My mother passed away a few years ago after a protracted decline as a result of Alzheimer’s Disease. During the whole of that period my father cared for her at home. Having promised to be faithful to her in sickness and in health, he never wavered in that commitment, even as his faithfulness became increasingly costly.

As the disease progressed, daily events became surreal at times, and occasionally quite bizarre, especially during the last couple of years of my mother’s life. My father was in his early eighties at the time, and I once asked him how he coped with the craziness. “I never know what’s going to happen next,” he told me with a smile, “so I treat each day as an adventure.”

I’ve often thought about his words since. Treating life as an adventure seems like an eminently sensible approach, especially when the going gets tough.

Adventures make me think of my favorite literary genre, fantasy. There’s always a quest that launches the main character on a journey into the unknown. We know that the quest is important, even if its full purpose is uncertain. And while the journey might be trouble-free in the beginning, it never stays that way for long. Distractions and opposition are guaranteed, and sometimes the burdens will seem almost too heavy to bear. But there will be unexpected help along the way, and a few faithful companions to share the load.

Such is the journey undertaken by Frodo Baggins in The Lord of the Rings. But the description fits my father’s life experience, too. And it sounds like my own faith journey–uncomfortably so in some respects.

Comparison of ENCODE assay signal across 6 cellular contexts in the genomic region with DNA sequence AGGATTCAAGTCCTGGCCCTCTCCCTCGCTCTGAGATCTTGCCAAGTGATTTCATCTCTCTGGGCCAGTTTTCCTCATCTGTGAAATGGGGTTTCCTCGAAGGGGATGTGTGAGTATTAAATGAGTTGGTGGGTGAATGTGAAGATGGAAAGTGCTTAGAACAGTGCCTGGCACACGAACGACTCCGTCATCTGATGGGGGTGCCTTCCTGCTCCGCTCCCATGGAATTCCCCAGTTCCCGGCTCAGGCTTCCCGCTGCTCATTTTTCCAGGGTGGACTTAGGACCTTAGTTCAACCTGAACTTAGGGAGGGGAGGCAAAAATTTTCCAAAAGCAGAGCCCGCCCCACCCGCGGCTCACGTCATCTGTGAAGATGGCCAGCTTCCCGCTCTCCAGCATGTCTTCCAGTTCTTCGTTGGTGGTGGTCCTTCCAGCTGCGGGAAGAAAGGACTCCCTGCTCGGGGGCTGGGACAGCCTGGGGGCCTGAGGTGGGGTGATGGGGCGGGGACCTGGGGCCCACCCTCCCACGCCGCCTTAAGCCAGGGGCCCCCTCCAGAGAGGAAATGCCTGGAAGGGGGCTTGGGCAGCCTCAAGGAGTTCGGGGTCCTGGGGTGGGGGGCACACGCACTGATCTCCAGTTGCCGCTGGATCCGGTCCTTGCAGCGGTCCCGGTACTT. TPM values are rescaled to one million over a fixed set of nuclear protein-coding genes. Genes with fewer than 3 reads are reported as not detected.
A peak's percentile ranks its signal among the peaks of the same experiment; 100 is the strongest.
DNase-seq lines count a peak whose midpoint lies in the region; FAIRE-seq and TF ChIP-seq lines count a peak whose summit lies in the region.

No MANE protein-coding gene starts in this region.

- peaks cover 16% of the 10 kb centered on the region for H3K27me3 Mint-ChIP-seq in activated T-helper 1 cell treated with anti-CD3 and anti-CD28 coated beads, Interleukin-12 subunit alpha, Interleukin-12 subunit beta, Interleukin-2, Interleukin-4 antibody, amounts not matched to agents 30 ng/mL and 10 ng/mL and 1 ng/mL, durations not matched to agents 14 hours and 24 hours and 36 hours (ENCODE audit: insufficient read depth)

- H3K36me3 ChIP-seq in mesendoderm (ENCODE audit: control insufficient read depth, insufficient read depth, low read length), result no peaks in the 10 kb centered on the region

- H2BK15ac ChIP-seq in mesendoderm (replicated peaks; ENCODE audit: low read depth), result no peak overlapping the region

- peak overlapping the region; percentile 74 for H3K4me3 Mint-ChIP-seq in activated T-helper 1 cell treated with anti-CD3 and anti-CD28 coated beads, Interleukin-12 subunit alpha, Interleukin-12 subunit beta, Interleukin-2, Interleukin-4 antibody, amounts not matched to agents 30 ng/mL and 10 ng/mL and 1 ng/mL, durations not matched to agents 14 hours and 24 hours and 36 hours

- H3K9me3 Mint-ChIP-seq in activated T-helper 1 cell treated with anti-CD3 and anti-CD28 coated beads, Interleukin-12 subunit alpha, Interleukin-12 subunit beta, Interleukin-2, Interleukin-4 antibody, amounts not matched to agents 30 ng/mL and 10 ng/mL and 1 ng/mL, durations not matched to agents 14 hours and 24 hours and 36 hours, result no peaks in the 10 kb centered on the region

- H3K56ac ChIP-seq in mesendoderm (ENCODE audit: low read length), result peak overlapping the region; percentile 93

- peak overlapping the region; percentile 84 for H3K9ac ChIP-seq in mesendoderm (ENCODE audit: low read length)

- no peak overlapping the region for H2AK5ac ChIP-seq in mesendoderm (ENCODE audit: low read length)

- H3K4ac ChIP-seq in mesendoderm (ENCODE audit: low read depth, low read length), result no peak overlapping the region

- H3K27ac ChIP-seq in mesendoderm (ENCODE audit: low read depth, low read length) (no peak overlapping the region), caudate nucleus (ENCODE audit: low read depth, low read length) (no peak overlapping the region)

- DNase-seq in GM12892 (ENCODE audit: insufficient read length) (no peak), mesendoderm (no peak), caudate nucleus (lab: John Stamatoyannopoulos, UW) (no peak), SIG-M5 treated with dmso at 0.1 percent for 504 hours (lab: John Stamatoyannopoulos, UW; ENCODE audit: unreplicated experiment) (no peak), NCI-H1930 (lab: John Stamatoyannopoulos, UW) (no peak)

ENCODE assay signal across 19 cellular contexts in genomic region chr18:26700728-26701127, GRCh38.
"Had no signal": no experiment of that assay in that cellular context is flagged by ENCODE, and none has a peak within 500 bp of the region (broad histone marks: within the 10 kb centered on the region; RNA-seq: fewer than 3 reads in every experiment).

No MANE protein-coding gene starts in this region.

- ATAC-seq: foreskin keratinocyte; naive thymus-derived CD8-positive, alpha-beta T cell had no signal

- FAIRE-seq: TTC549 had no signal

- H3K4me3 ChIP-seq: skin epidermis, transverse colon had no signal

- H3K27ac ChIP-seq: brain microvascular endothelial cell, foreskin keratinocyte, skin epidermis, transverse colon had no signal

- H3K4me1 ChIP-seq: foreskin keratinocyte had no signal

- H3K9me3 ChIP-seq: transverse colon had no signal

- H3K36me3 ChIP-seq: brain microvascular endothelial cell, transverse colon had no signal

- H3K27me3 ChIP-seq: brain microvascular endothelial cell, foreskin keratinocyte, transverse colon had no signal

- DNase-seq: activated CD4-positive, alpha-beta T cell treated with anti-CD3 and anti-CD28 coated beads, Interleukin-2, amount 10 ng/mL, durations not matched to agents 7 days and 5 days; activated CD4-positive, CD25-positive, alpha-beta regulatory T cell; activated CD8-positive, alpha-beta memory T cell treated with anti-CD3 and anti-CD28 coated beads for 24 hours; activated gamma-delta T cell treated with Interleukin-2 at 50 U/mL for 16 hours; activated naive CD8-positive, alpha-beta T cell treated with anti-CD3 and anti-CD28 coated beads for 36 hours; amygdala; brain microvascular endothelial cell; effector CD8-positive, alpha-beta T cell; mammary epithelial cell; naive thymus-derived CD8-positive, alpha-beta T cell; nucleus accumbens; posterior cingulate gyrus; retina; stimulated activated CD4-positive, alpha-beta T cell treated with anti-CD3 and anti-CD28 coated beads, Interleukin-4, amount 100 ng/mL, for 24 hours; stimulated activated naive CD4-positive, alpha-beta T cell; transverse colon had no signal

The good news is that there’s light at the end of the tunnel. In a fantasy adventure we get the feeling that whatever might happen, and however bad it gets, the quest will be completed successfully in the end. “There never was much hope. Just a fool’s hope,” says Gandalf. Yet we never doubt that Frodo will make it to Mordor somehow, and the ring will be cast into the fires of Mt. Doom. And we’re not disappointed.

I have no idea how life will play out for me, but I have hope. I didn’t map out the journey, and my hopes for completing it certainly aren’t founded on my own capabilities. I’m putting my hope in the one I’m following: “Jesus, the author and finisher of our faith”. (Hebrews 12:2).

About Allan Packer

Allan Packer is an emerging author of epic fantasy. The Stone of Knowing and The Cost of Knowing are his first two novels.

Allan grew up surrounded by books and became an avid reader during his childhood. In his university years fantasy displaced science fiction as his favorite genre, thanks primarily to J. R. R. Tolkien. He later shared this love with his four children by reading The Lord of the Rings to them aloud – a three-month marathon he completed twice during their formative years.

Born in Australia, Allan has lived and worked on three continents, and spent one quarter of his working years abroad. Having worked as an IT professional throughout his career, he was first published as a technical author.

Today he lives with his wife in Adelaide, South Australia, near their children and a small but growing band of grandchildren.

Allan is currently working on the next installment in his series The Stone Cycle.